Home
NCAA Football 14 News Post


In a brief sent over to us by the O'Bannon defense team at the law firm Hagens Berman, the law firm alleges that the NCAA is trying to duck its responsibilities to the student athletes who they claim have been wronged by both the NCAA and EA.

“This announcement makes plain that the NCAA is attempting to mitigate the damage by ducking its responsibilities" co-lead counsel Steve Berman said in a statement. "We look forward to taking this case to trial and winning compensation for student-athletes whose likenesses were used without their permission, in violation of both the NCAA’s rules and the law.”

According to Berman, they are delighted the NCAA has left the video games business, "“While we are heartened they’ve stopped the practice, we believe they owe those student athletes a great deal more than their implied promise to stop stealing their images."

The O'Bannon suit is scheduled to be certified (or not) as a class action suit very soon, which will carry with it enormous possible penalties for both EA and the NCAA.

In response to the lawsuit, the NCAA's credit rating outlook was downgraded to negative by Moody's in late June. While this doesn't mean the rating has been downgraded, there is fear that should O'Bannon win, the organizations solvency could come into question.

Game: NCAA Football 14Reader Score: 8/10 - Vote Now
Platform: PS3 / Xbox 360Votes for game: 52 - View All
NCAA Football 14 Videos
Member Comments
# 1 BleedGreen710 @ 07/18/13 04:34 PM
I don't see how he can possibly lose the case..
 
# 2 Bigsheen @ 07/18/13 04:35 PM
I like the fact that they are trying to bring down the NCAA, it just sucks that the game has to be in the middle of it all. I'm glad the NCAA is off the name of the game, however, it would seem that the damage has been done and well just have to see the end result.
 
# 3 Razorback73 @ 07/18/13 04:44 PM
If O'Bannon wins this lawsuit and college football videogames go away, I'm going to sue him for stealing my potential enjoyment of future videogames. I value the damages as a result of this at no less than $4 million. Anyone else wanna jump in on this?
 
# 4 BA2929 @ 07/18/13 04:51 PM
Are they called his "defense team"? Because they aren't really defending anything. Wouldn't they be the prosecution and EA's team the defense team?

JW here. My law knowledge comes mainly from John Grishan books.
 
# 5 JLoco11 @ 07/18/13 04:52 PM
O'Bannon's legal team will beat the likeness argument in court... I can't imagine how he loses that end of the lawsuit.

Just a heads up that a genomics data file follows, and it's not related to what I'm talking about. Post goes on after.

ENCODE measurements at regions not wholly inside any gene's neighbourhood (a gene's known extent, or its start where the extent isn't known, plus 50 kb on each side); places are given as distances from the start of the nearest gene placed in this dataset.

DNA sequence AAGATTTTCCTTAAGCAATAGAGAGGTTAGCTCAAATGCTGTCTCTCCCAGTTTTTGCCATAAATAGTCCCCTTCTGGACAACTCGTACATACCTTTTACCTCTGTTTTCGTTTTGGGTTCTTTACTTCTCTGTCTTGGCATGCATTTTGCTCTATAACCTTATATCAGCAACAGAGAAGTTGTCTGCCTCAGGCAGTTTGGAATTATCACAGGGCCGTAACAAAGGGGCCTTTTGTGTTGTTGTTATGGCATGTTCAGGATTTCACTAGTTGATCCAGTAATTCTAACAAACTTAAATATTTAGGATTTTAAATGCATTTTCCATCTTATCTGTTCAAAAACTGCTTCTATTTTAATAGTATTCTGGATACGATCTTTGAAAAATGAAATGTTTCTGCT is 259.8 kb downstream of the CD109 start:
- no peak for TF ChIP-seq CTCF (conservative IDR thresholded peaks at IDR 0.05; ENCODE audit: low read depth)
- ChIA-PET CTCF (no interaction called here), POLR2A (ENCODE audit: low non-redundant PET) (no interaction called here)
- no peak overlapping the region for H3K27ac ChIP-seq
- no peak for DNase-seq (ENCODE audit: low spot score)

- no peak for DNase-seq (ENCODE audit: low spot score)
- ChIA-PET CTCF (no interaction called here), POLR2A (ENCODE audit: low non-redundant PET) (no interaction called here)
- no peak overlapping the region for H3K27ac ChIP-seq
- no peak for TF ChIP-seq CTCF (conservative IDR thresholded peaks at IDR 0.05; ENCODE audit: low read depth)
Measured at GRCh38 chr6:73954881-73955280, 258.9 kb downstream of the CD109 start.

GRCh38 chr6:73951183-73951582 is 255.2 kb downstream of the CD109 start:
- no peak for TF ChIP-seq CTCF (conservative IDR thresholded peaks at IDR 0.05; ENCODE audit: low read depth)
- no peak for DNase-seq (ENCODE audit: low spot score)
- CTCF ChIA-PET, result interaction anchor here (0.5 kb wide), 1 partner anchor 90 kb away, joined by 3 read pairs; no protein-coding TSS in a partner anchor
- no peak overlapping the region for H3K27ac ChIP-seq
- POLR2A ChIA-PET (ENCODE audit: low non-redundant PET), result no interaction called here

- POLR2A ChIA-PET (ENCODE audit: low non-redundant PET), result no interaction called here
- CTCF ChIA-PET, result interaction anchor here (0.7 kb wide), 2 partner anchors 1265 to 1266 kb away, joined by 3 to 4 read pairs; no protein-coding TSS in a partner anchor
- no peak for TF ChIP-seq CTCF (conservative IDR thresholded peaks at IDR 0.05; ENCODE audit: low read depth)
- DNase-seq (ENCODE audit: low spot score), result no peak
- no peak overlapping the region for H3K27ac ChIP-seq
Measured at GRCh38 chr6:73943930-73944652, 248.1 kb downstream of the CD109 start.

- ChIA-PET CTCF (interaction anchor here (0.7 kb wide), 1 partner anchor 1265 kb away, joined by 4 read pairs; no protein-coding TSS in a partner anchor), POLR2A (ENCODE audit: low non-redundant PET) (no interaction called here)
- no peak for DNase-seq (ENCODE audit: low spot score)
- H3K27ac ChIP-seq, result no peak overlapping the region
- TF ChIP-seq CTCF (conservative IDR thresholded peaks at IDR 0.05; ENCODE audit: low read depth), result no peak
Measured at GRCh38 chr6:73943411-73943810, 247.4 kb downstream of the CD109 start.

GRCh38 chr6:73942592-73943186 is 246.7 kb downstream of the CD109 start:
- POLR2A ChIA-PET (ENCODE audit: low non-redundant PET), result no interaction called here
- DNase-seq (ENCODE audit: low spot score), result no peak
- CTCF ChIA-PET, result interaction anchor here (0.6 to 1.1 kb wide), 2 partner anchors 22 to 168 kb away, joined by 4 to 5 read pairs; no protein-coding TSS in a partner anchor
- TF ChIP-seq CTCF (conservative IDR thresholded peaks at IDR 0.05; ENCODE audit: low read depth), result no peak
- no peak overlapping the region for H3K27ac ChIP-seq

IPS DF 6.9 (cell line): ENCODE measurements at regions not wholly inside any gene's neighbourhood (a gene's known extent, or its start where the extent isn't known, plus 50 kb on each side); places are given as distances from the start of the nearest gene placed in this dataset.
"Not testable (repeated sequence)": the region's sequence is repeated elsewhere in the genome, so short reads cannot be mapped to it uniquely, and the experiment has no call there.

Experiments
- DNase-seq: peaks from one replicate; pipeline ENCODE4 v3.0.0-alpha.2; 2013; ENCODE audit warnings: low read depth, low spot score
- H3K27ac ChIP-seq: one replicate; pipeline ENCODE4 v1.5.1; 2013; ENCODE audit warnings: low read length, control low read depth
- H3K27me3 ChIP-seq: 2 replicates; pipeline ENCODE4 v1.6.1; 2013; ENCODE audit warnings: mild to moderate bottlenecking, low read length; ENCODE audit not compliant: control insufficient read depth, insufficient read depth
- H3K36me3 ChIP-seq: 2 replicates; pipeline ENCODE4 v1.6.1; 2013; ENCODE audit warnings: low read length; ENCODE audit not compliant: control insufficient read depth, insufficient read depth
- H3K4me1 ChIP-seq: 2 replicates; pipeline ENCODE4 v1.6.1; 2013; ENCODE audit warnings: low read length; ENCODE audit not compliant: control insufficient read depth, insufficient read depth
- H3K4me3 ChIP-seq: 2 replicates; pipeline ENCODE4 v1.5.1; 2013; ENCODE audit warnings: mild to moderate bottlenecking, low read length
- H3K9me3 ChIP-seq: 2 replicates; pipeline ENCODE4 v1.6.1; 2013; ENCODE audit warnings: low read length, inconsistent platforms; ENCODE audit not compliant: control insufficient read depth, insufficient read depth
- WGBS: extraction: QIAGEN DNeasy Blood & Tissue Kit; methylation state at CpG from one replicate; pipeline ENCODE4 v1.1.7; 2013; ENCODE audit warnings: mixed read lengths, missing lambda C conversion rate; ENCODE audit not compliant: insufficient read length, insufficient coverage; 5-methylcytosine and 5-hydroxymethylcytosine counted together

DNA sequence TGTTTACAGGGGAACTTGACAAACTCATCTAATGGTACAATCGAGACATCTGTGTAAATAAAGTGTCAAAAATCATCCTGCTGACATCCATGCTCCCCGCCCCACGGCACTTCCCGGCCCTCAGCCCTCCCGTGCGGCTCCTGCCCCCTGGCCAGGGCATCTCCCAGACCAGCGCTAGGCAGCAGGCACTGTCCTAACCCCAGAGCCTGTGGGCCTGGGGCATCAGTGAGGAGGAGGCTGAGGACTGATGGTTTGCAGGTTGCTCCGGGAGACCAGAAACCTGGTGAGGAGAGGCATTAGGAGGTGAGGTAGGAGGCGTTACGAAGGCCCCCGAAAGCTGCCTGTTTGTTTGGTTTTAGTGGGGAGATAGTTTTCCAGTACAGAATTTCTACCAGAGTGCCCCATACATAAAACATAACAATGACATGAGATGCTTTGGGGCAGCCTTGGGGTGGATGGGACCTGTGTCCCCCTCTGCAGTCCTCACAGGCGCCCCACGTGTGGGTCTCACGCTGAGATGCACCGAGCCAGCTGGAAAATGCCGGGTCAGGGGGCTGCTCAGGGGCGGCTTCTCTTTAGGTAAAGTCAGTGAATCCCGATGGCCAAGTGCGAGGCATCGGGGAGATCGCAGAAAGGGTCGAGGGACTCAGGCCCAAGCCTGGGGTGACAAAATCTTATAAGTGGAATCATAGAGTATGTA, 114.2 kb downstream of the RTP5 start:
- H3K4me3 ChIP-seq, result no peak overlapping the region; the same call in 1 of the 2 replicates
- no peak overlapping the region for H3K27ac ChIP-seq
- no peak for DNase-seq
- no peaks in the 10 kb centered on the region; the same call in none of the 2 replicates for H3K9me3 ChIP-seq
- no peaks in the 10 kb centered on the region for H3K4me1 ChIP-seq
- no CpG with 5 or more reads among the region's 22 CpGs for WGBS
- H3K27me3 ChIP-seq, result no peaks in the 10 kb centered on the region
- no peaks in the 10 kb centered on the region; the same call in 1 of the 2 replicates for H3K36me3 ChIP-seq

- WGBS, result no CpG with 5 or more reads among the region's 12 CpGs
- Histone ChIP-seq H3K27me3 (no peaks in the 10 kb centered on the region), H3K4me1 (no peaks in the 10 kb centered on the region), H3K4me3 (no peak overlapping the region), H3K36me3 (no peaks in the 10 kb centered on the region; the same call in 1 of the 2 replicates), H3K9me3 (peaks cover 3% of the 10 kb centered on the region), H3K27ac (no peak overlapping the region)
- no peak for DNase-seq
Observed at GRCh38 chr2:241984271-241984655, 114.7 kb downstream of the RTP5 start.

Where the lawyers are going to fail, is going to be what compensation amateur athletes are entitled to. When you register with the NCAA (in any sport, not just football), you waive your rights of representation on the universities behalf.

They can put you on posters, programs, television from games to sports shows, to media guides... and every athlete signs their rights away when they join NCAA division sports.

O'Bannon and Keller are going to win the battle of likeliness in a game, but they're going to lose the war against the NCAA for signing their rights away. They're going to lose against a system of amateur rules (as unfair as they may be), going back to old Olympic rules that most governing bodies have adopted.
 
# 6 mctrees02 @ 07/18/13 04:58 PM
Quote:
Originally Posted by BA2929
Are they called his "defense team"? Because they aren't really defending anything. Wouldn't they be the prosecution and EA's team the defense team?

JW here. My law knowledge comes mainly from John Grishman books.
They are defending his interest in the case.

Next time you're at the library, you might want to pick up a John Grisham novel instead. You might be able to expand your knowledge of the law a bit more with his writings!
 
# 7 mjavon @ 07/18/13 05:04 PM
If it is determined that athletes deserve to be compensated for their likenesses being represented in a video game, who's to say they don't deserve to be compensated for all the other gains the NCAA has made using them? Do you guys think this case could be the straw that breaks the camel's (or the NCAA's) back?
 
# 8 Captain Fear @ 07/18/13 05:08 PM
It really just comes down to if a jury believes #whatever is or isnt said person in a video game. I mean they have same numbers,but do the pictures in the game look like anyone? I really don't think they do.
 
# 9 inkcil @ 07/18/13 05:39 PM
Ha ha all this talk about being paid...funny thing is it will come down to who is willing to pay the judge.
 
# 10 Captain Fear @ 07/18/13 06:16 PM
And another thing. If a jury thinks #2 is Manziel or #5 is Braxton Miller then that is fine. The thing is though they better stop selling these jerseys with #2 or #5 on them at stadiums and at schools. It is the same thing.
 
# 11 MMChrisS @ 07/18/13 06:23 PM